Austerity: The History of a Dangerous Idea
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Selected as a Financial Times Best Book of 2013
Governments today in both Europe and the United States have succeeded in casting government spending as reckless wastefulness that has made the economy worse. In contrast, they have advanced a policy of draconian budget cuts--austerity--to solve the financial crisis. We are told that we have all lived beyond our means and now need to tighten our belts. This view conveniently forgets where all that debt came from. Not from an orgy of government spending, but as the direct result of bailing out, recapitalizing, and adding liquidity to the broken banking system. Through these actions private debt was rechristened as government debt while those responsible for generating it walked away scot free, placing the blame on the state, and the burden on the taxpayer.
That burden now takes the form of a global turn to austerity, the policy of reducing domestic wages and prices to restore competitiveness and balance the budget. The problem, according to political economist Mark Blyth, is that austerity is a very dangerous idea. First of all, it doesn't work. As the past four years and countless historical examples from the last 100 years show, while it makes sense for any one state to try and cut its way to growth, it simply cannot work when all states try it simultaneously: all we do is shrink the economy. In the worst case, austerity policies worsened the Great Depression and created the conditions for seizures of power by the forces responsible for the Second World War: the Nazis and the Japanese military establishment. As Blyth amply demonstrates, the arguments for austerity are tenuous and the evidence thin. Rather than expanding growth and opportunity, the repeated revival of this dead economic idea has almost always led to low growth along with increases in wealth and income inequality. Austerity demolishes the conventional wisdom, marshaling an army of facts to demand that we austerity for what it is, and what it costs us.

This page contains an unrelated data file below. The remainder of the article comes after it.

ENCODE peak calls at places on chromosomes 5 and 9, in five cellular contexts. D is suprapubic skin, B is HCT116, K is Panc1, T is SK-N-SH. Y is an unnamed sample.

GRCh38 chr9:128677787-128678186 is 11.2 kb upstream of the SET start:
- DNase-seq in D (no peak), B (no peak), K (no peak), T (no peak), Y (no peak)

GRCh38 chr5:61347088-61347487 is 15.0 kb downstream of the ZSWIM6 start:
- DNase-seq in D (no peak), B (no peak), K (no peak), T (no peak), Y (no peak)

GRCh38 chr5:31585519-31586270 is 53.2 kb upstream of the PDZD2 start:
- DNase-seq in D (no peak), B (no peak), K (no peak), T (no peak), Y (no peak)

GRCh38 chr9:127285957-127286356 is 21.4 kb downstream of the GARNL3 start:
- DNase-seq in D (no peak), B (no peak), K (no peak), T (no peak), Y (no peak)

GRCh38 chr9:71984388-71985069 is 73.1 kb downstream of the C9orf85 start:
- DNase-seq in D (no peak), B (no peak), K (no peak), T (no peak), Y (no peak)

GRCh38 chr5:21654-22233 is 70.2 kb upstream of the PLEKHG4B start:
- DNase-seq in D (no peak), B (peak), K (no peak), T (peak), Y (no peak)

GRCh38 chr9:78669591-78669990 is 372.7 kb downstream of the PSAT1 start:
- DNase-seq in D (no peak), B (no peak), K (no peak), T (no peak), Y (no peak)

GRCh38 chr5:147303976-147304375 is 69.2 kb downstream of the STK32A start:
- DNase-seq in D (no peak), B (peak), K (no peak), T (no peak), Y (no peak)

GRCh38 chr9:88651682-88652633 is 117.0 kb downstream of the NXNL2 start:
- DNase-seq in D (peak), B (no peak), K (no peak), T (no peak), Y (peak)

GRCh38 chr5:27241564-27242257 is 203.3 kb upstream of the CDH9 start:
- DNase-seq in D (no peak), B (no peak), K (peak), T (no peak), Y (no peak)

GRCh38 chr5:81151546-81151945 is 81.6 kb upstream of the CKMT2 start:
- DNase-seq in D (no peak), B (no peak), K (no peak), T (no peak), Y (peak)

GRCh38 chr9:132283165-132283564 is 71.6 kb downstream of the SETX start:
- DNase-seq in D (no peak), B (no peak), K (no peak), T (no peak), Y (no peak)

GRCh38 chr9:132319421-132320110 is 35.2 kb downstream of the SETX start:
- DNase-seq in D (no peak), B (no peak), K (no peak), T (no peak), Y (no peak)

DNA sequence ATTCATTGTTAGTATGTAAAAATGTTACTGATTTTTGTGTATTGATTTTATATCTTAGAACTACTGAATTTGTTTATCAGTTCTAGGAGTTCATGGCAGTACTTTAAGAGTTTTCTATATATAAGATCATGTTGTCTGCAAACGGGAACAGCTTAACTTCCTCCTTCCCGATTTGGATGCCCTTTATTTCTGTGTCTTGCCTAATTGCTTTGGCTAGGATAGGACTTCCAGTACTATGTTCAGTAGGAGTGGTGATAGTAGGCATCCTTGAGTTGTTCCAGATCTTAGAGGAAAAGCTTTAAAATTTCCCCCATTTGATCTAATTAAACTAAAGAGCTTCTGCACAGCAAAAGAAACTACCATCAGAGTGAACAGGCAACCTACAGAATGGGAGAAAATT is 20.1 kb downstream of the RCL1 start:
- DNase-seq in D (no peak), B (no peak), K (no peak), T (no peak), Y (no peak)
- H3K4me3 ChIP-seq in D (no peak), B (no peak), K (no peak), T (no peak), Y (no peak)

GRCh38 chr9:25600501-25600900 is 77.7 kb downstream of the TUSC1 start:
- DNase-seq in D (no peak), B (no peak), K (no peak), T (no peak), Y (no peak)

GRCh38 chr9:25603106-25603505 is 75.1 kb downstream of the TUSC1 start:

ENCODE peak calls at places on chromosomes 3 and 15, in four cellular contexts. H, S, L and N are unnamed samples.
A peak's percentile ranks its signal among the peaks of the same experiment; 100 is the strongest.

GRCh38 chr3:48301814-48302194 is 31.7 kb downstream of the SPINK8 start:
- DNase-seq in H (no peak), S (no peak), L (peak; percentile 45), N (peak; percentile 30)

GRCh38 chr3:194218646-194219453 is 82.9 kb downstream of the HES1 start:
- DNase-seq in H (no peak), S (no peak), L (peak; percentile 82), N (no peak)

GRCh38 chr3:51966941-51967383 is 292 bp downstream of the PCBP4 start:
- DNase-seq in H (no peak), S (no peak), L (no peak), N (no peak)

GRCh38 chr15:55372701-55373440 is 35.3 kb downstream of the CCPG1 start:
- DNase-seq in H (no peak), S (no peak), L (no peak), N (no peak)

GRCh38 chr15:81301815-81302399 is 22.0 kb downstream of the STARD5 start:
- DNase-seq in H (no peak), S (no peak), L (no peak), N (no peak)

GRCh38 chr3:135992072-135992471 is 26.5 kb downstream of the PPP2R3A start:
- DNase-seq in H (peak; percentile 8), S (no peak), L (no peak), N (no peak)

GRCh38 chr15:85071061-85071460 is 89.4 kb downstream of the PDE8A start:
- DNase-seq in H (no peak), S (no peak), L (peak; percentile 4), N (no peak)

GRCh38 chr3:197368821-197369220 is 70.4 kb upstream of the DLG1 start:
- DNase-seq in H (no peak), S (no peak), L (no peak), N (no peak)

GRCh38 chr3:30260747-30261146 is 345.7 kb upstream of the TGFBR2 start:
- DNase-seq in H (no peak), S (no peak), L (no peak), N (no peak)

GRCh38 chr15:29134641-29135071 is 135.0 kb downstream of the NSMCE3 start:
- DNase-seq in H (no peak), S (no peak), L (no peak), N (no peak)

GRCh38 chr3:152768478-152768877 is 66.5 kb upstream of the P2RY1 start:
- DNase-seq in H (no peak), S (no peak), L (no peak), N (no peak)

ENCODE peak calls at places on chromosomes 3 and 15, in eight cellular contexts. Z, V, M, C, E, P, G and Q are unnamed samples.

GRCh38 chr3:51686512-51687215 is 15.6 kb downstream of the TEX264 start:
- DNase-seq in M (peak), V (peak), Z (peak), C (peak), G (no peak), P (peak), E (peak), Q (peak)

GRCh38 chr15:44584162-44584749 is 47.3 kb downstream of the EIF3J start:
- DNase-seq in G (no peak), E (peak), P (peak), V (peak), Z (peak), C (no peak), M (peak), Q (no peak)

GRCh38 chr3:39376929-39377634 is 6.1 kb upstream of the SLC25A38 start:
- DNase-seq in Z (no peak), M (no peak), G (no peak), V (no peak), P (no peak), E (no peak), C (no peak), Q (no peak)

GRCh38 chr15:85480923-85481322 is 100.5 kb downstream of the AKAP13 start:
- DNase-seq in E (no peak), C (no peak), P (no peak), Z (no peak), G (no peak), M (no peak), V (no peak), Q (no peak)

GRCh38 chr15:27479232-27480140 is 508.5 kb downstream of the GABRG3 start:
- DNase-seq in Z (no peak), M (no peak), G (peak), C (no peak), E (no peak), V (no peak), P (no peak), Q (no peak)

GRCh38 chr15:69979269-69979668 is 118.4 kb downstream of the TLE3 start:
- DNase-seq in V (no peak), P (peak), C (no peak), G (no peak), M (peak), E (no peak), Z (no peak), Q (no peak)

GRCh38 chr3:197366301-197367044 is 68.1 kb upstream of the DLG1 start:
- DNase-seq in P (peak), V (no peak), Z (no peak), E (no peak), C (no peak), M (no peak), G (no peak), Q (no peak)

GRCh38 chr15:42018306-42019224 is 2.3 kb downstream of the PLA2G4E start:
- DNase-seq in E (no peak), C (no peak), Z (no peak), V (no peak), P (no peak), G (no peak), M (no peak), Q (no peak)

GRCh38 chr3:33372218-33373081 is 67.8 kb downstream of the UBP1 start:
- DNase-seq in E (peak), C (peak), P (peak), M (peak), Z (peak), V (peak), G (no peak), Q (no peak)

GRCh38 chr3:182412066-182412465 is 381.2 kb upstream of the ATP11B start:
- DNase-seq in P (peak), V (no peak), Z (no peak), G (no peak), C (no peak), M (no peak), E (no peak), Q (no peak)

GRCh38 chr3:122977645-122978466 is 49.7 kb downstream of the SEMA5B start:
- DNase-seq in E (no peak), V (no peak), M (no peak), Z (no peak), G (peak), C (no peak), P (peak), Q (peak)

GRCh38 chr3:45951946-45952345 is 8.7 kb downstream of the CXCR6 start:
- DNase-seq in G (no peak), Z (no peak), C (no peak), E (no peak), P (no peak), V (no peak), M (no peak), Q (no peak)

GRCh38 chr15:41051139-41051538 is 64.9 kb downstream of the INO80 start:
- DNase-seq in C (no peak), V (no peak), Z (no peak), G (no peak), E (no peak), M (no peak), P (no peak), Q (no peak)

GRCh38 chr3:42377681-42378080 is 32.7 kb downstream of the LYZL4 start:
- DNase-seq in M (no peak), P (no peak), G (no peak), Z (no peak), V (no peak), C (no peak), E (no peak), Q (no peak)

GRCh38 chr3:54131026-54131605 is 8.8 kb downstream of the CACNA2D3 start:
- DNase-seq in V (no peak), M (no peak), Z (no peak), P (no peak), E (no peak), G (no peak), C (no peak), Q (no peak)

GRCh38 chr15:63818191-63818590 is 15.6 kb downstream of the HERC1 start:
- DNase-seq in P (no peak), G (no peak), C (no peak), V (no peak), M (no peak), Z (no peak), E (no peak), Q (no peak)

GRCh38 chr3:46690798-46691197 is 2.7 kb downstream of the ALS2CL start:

cut budget deficits as abruptly as the theory said they should. Latvia, Lithuania, and Romania ran much higher budget deficits at the peak of their austerity programs in 2009−2010 than did either Greece or Spain. Austerity is also supposed to reduce debt. In fact, that’s the whole point of it. Yet it didn’t do it in the REBLLs and it didn’t do it in the PIIGS. While all of the REBLLs had extremely low levels of debt—below 20 percent of GDP—going into the crisis, and had the advantage post-Vienna
social democracy to a laissez faire center of international finance was fast and furious. By 2007, average yearly incomes had soared to the equivalent of almost USD 70,000. The value of the stocks of the fifteen firms listed on the Icelandic Stock Exchange increased sevenfold between 2002 and 2007, and the local real estate market more than doubled in value.19 The three Icelandic banks—Glitnir, Landsbanki, and Kaupthing—were behind this bubble. Their financial structure made Anglo-Irish look like
Press, 1998); Nicolas Jabko, In the Name of the Market (Ithaca, NY: Cornell University Press, 2006). 37. Ha Joon Chang, Kicking Away the Ladder: Deveopment Strategy in Historical Perspective (London: Anthem Press 2002). 38. I thank Alex Gourevitch for this point. 39. Martin Wolf, Fixing Global Finance (Baltimore, MD: Johns Hopkins University Press, 2010),197. 40. Schumpeter was Austrian trained, Austrian by birth, and built his career around Austrian ideas. Despite this, he is
be purged] out of the system. … People will … live a more moral life … and enterprising people will pick up the wrecks from less competent people.”70 Adam Smith, it seems, was alive and well on the Potomac. Yet, despite the moral invocations, the Hoover administration did not exactly cleave to Mellon’s “liquidationist” line. America by 1930 hardly looked like a pure laissez faire economy. The Sherman acts of 1912, which regulated monopolies and busted “trusts” were deeply interventionist, and
austerity’s intellectual history takes us on a tour from the general neoliberal turn in economics in the 1970s and 1980s, through the policies of the IMF in the 1990s, to the work of mainstream pro-austerity economists in the 2000s. Part Two: Austerity’s Enablers Crowding out Keynes Globally: Monetarism, Public Choice, and the Dangers of Democracy Despite their finding German homes and American pied-à-terres, appreciating why these decidedly local ideas were able to spring to global